Life-Work Trends

How To Lead With L.O.V.E.—And Why It Matters For Your Organization

Hands and heart illustrating to demonstrate leading with love.

One of the most powerful leadership styles you can embrace is quite simple: leading with love. Yet it’s often overlooked, taken for granted, or dismissed altogether.

I’m not suggesting you tell your team members that you “love” them. Rather, I am suggesting you build confidence in your team members by showing them you care. Consider the moments when you knew your manager truly cared for your well-being versus the boss who robotically tracked whether you hit your targets or not.

We tend to overcomplicate good leadership. It’s like adding more ingredients to the chocolate chip cookie recipe when the simplest of ingredients are what make it best.

Based on my many years of coaching conversations with employees from various organizations serving in diverse roles, success begins with L.O.V.E!

LISTEN to your employees and what they need.

“If you want to add value to people, understand what they value,” says Dr. John C. Maxwell. This is an important statement, so let’s unpack what he means by this and how to put it into practice. 

As a leader, it is imperative that we take the time to understand what our employees value most. Never assume you know what is important to your employees and their growth until you have heard it from them. Ask them regularly how you can support them.

During the past two years, many employees have realigned what they value. For some, paying off college debt is important, so they’re more motivated by money. For others, flexibility is high on the list because they’re juggling a hectic schedule (such as caregiving for children, elderly parents, ailing family members, or other responsibilities)—their work schedule must fit with the needs of their family. And others may value development and growth, such as learning a new skill or upskilling, taking on more responsibility, or growing their leadership qualities.

OFFER words of affirmation frequently.

Let your employees know that you see them and recognize their work often. If someone feels that you care about them and appreciate their contributions to the mission, they will work even harder.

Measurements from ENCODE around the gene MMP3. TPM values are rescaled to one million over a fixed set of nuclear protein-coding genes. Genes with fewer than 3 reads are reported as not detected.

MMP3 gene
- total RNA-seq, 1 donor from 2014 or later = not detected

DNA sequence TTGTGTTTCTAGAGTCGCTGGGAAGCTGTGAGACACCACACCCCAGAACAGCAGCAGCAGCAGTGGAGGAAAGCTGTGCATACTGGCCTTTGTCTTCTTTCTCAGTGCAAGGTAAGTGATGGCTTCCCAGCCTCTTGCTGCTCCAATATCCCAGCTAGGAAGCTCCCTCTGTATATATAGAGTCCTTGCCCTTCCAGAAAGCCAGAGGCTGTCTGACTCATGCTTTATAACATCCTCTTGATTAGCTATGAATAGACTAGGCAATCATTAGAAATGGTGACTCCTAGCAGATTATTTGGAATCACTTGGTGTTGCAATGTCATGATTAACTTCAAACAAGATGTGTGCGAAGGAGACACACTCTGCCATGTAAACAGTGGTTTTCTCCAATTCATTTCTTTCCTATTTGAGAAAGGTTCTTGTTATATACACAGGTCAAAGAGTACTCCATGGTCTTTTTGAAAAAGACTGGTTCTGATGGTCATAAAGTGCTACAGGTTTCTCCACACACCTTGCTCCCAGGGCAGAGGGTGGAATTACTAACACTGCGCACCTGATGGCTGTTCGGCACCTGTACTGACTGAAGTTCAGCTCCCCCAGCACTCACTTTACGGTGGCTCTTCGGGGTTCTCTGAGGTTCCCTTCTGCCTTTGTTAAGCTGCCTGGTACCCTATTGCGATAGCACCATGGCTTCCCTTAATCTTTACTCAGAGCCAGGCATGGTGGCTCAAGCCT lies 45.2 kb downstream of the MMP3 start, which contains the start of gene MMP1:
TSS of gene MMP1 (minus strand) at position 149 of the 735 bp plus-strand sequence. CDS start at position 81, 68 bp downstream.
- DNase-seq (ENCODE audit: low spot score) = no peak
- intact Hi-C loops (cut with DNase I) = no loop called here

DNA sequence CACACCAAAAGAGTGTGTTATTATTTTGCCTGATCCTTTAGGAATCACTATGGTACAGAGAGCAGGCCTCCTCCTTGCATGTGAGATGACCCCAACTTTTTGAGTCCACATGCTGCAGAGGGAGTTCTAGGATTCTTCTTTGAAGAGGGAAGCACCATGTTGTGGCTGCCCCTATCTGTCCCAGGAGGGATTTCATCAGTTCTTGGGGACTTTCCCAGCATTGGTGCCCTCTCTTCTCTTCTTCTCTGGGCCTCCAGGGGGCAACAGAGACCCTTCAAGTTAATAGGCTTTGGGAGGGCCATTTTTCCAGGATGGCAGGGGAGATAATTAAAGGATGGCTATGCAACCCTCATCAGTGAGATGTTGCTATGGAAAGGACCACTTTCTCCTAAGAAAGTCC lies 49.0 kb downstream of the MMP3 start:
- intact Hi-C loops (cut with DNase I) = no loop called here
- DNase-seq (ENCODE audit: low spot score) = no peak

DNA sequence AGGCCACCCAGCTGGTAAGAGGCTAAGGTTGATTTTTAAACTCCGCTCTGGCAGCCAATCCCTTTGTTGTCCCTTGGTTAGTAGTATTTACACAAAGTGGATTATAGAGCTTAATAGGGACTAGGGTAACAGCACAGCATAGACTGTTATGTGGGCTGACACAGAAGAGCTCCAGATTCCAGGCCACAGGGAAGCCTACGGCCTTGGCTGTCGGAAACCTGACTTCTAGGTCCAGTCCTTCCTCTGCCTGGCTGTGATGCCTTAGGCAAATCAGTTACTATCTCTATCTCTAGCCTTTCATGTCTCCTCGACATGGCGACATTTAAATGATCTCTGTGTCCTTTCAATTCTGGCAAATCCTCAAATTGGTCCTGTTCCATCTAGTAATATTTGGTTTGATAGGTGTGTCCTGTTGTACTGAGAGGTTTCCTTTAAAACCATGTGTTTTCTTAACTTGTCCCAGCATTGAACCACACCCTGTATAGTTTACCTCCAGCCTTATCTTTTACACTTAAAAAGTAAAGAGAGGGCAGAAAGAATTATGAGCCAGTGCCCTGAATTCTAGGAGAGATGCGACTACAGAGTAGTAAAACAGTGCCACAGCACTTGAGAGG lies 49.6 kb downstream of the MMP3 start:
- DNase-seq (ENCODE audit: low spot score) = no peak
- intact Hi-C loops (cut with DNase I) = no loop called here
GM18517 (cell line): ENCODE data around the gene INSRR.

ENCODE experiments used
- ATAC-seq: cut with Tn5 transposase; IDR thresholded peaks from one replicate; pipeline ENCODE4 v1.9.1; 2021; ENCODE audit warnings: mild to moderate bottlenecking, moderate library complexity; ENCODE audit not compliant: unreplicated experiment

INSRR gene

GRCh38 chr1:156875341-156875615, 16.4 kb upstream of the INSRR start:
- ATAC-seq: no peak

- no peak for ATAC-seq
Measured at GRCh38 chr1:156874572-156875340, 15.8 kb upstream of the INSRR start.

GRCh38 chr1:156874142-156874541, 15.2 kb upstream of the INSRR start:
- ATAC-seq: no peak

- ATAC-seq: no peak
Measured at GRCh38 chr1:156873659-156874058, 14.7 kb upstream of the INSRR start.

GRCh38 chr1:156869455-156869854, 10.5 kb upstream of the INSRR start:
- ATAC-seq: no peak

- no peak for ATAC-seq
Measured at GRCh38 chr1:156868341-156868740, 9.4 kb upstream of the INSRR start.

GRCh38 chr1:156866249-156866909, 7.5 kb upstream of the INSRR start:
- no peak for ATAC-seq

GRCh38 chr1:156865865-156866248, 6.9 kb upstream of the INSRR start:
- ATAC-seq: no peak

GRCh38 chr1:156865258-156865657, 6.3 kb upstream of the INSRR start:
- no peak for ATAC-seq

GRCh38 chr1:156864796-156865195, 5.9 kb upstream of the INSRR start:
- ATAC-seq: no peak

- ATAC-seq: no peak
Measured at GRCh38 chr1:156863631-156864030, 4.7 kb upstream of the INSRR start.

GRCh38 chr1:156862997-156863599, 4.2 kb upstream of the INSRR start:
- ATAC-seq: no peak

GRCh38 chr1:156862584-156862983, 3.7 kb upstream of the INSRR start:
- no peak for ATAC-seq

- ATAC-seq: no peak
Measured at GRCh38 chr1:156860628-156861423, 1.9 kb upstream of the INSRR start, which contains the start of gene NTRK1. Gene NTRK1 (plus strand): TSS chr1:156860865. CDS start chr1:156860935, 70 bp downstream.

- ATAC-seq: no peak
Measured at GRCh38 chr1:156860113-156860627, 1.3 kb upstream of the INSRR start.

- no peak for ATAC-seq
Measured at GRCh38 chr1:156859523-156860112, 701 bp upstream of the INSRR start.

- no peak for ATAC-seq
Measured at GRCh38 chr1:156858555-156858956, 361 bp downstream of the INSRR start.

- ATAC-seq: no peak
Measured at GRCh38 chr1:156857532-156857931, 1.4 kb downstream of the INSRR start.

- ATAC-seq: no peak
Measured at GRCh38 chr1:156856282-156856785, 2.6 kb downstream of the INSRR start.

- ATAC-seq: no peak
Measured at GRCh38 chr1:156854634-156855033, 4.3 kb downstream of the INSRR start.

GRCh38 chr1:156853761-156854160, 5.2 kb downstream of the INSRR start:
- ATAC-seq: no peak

There is a difference between motivation and inspiration. As a leader, we are not there to simply motivate our people. To a certain degree, that must come from within the employee. When you motivate, you essentially ignite the fire under an employee. Whereas, inspiration is creating that fire from within, so that they feel energized and confident about driving the mission forward. A great path to achieving this is by connecting the dots of an employee’s efforts to complete a specific project.

Inspiration should create a fire from within so employees feel energized and confident about driving the mission forward.

VALUE each person and the individual qualities they bring to the team.

We can’t be good at everything, but everyone is gifted at something. Take the time to understand what those “somethings” are and celebrate their strengths. To pinpoint an employee’s values, here’s a simple exercise you can lead with each team member:

  1. Share with them a list of core values, such as compensation, flexibility, career development, security, or wellness.
  2. Ask your employee to reflect on these ideas and narrow down the list to their top three core values. Encourage them to evaluate what is most important to them in this season of their life.
  3. Schedule a time to review those top values with your employee. This gives you the opportunity to uncover and understand their “why” and connect with the individual on a personal level. 
  4. Together, map out a plan for how you can best support your employee by incorporating those values into their work environment.
EMPOWER them to make mistakes.

“Trust is given. Mistrust is earned,” says Craig Groeschel. I love this quote. If you trust people, they will learn from their mistakes and grow.

When you empower others, we reinforce that we have hired the right person for the job and that you have trust in their abilities. The key for this to be effective begins with establishing a clear set of directions and expectations for the employee to follow.

Once you have established this foundation, it becomes about supporting the employee while maintaining open communication on their progress. Acknowledgment of any project being completed, then builds confidence for future projects.

To a certain degree, this becomes about letting go as a leader and allowing yourself to be purpose driven. Following this plan allows leaders to focus on the bigger picture. This is a critical area when attempting to create a culture of empowerment and trust.

No one wants to be managed, but we all want to be led and inspired. Leadership is a gift we are given that has the potential to impact lives if we start from a place of love rather than fear. When you take the time to L.O.V.E and connect with your employees, you are showing them that you are genuinely interested in their well-being and success. Remember, when you stop loving people, you stop leading people.

Do you know your leadership style? Take our quiz to find out.